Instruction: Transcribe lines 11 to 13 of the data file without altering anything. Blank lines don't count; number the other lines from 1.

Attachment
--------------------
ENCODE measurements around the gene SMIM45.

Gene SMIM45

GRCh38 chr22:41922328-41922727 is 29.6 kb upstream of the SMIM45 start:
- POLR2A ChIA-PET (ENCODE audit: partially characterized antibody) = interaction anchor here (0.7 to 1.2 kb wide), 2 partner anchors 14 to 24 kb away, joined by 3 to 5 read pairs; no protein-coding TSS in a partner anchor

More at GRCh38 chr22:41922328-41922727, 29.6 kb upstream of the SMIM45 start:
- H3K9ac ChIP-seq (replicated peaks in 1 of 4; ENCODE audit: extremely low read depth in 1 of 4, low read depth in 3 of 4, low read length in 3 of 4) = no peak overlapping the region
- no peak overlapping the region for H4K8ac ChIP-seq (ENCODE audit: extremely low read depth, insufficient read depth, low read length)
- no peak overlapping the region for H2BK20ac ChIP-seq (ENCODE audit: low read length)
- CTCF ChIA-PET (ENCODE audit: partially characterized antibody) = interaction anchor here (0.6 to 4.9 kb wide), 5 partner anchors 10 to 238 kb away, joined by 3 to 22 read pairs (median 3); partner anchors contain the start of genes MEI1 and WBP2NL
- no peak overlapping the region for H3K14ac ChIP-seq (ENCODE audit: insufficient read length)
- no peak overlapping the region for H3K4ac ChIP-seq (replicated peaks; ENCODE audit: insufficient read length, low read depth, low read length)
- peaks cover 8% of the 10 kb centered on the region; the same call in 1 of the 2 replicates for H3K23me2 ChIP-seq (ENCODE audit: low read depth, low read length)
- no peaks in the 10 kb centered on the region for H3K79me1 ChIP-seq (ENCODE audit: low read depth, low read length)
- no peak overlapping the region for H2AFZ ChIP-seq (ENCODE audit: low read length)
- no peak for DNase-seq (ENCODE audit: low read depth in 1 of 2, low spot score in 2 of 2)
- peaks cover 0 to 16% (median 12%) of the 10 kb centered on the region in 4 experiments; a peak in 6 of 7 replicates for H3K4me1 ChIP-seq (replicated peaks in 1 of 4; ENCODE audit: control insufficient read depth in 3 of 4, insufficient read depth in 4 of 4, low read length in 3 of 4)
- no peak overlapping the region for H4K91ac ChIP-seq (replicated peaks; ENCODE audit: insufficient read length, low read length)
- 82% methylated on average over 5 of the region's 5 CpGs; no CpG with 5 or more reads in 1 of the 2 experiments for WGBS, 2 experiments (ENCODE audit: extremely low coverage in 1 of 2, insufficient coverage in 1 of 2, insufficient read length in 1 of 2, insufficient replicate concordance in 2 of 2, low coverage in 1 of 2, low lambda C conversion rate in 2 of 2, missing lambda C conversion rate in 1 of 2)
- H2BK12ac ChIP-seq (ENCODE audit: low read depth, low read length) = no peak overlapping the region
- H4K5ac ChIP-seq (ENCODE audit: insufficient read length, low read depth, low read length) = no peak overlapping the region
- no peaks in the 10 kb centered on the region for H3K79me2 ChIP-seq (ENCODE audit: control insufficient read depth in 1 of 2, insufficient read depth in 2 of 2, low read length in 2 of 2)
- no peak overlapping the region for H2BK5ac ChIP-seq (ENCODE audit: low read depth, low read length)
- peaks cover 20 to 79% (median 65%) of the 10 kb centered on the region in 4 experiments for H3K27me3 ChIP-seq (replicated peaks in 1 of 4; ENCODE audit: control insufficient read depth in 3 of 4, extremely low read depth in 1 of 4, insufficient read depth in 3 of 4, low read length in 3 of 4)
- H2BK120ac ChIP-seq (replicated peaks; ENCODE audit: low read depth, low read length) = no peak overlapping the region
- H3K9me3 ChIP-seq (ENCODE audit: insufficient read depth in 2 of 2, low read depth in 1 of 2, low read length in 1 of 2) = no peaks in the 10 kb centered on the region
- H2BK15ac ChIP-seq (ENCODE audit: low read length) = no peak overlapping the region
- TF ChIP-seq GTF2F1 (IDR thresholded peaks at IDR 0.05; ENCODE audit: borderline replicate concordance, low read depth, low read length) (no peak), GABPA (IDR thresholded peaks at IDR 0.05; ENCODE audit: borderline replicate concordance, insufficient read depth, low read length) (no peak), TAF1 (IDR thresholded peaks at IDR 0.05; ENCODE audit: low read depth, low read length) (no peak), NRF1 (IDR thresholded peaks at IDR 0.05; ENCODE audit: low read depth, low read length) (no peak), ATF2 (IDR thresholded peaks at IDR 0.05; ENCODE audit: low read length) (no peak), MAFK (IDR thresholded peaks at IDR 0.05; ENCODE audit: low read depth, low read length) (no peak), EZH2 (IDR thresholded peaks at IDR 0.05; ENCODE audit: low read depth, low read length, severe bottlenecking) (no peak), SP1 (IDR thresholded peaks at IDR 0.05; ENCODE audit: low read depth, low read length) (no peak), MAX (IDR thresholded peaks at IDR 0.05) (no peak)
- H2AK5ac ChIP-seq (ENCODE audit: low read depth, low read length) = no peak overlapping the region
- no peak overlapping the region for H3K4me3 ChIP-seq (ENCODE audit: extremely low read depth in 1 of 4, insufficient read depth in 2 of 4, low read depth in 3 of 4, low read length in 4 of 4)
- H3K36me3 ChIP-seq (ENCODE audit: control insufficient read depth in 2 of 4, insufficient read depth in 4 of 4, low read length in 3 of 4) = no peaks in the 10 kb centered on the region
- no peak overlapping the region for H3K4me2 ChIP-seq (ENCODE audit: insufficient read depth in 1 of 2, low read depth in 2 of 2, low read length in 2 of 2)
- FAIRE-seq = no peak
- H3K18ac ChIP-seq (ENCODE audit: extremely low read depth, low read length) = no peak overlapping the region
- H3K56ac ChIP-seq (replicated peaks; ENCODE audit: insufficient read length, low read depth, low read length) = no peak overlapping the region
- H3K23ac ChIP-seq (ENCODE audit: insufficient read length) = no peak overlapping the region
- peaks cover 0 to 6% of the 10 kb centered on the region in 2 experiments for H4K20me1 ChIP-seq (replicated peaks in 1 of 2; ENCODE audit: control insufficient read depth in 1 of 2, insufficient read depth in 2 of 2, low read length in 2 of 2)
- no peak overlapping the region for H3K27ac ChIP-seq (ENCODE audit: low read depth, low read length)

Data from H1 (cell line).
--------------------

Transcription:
- no peak overlapping the region for H3K4ac ChIP-seq (replicated peaks; ENCODE audit: insufficient read length, low read depth, low read length)
- peaks cover 8% of the 10 kb centered on the region; the same call in 1 of the 2 replicates for H3K23me2 ChIP-seq (ENCODE audit: low read depth, low read length)
- no peaks in the 10 kb centered on the region for H3K79me1 ChIP-seq (ENCODE audit: low read depth, low read length)